Business | Economy

Dubai businesses welcome decree discounting fines

Executives based in Dubai have welcomed a decree reducing fines imposed on businesses

  • By Shweta Jain, Senior Reporter
  • Published: 00:00 January 9, 2012
  • Gulf News

Dubai: Executives based in Dubai have welcomed a decree issued yesterday by His Highness Shaikh Mohammad Bin Rashid Al Maktoum, Vice-President and Prime Minister of the UAE and Ruler of Dubai, reducing fines imposed on businesses.

"As per decree No 1 of 2012, discounts will be implemented for fines received prior to the issuance of this decree and its accompanying table," the WAM news agency reported.

It added that according to the decree, fines paid between January 1 and February 29 will receive a discount of up to 40 per cent, fines paid between March 1 and April 30 will receive a discount of up to 30 per cent and there will be a 20 per cent discount on fines paid between May 1 and June 29.

‘Great welcome'

"This move is a great welcome," said Abdul Baset Al Janahi, CEO of Dubai SME, an agency of the Department of Economic Development (DED) mandated to develop small and medium enterprises.

"His Highness always knew the pulse of the market.

"He knows that for all businessmen — with increasing costs of doing business — paying fines for violations is a big concern.

"Such a decree thus makes it easier for them to do business. It's most attractive for existing businesses to expand and for new businesses to flourish."

Al Janahi said the move would "hugely impact" the SME segment as "costs are everything to them".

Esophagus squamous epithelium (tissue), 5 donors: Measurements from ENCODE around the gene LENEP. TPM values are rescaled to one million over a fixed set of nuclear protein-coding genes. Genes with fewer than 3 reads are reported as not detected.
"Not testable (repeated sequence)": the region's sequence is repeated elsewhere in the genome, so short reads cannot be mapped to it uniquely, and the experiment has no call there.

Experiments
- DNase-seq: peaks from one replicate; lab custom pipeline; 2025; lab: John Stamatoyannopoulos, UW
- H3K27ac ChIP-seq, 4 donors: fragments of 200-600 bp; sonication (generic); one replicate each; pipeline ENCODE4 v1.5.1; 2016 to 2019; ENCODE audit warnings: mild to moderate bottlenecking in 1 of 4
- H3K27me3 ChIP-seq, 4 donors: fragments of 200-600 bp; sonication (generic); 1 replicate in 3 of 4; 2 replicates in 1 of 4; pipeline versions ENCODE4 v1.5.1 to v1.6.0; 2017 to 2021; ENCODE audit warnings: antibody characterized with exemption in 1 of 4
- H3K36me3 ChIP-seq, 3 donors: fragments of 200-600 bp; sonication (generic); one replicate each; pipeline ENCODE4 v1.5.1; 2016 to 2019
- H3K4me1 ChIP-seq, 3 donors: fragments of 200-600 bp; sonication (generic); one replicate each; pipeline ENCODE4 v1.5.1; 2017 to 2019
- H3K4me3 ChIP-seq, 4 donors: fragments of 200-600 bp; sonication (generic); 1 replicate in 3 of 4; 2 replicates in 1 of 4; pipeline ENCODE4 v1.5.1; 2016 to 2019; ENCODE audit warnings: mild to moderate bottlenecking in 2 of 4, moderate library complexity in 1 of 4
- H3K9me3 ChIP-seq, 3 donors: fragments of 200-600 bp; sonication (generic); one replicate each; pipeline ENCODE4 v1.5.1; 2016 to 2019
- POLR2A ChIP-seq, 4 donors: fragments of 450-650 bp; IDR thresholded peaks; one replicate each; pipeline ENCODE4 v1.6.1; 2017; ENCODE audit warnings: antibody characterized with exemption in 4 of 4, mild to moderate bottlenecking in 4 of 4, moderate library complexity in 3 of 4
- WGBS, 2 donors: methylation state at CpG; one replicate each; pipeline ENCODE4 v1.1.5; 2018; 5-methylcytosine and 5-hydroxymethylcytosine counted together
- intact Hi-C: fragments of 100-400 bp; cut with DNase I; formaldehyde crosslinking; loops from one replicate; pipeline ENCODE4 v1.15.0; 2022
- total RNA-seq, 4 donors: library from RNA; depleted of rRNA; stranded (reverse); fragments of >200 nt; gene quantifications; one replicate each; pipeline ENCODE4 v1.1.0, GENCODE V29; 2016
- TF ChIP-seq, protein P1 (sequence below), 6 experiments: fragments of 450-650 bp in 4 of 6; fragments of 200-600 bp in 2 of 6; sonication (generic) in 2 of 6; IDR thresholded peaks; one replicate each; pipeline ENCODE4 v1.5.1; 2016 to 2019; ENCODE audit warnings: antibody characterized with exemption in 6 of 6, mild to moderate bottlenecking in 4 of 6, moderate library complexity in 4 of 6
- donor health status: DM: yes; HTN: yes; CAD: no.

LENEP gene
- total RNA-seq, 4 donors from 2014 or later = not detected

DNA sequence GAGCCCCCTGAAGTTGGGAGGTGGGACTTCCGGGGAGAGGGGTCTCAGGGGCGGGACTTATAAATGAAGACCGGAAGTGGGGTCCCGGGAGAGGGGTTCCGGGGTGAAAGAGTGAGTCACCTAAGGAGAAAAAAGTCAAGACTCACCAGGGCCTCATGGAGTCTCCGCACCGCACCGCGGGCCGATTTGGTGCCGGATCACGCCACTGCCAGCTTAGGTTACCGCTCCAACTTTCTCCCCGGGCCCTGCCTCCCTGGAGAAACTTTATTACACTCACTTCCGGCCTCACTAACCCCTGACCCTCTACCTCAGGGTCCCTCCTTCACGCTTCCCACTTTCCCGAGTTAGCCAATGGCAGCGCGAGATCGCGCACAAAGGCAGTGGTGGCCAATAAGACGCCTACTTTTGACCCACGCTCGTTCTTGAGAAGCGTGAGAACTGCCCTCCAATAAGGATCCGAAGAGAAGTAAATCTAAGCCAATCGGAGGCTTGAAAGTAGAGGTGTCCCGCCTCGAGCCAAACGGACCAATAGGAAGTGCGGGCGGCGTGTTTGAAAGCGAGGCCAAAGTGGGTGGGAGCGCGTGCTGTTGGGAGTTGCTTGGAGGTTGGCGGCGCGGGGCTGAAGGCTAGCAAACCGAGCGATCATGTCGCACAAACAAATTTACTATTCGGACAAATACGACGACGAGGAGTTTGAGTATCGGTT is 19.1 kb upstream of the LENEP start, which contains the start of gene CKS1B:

Terming the move positive, businessman Kamal Kamal Vachani, director of supermarket chain Al Maya Group, told Gulf News: "Though my company has no fines, it's a great step by Dubai's Ruler as this will reduce pressure on businesses."

Sanjay Tolani, director of Goodwill Insurance Brokers, which has no fines, said: "Everyone wants to do business in Dubai.

"Companies were burdened with such fines because of a tough economic climate.

‘Good for the economy'

"Hence coming up with such a decree will allow businesses to rectify those mistakes and over the long term, it will be good for the economy.

"Also, businesses will be able to run longer rather than shut down."

The challenging financial climate in the recent past put a number of companies out of business as they struggled to meet financial obligations.

Presenting a different perspective, Tolani pointed out that this decree should not be taken for granted.

"That means businesses should not expect such discounts every time and instead learn to reduce defaulting," he said.

Hailing it as promising move, Mohammad Asif Jabbar, group CEO for Alif Investments, a retail conglomerate with no fines, said: "It shows positive signs that Dubai is coming back.

"These are welcoming statements."

Tolani added: "Given that things moved very fast for some time, this kind of discount comes as a very helpful measure."

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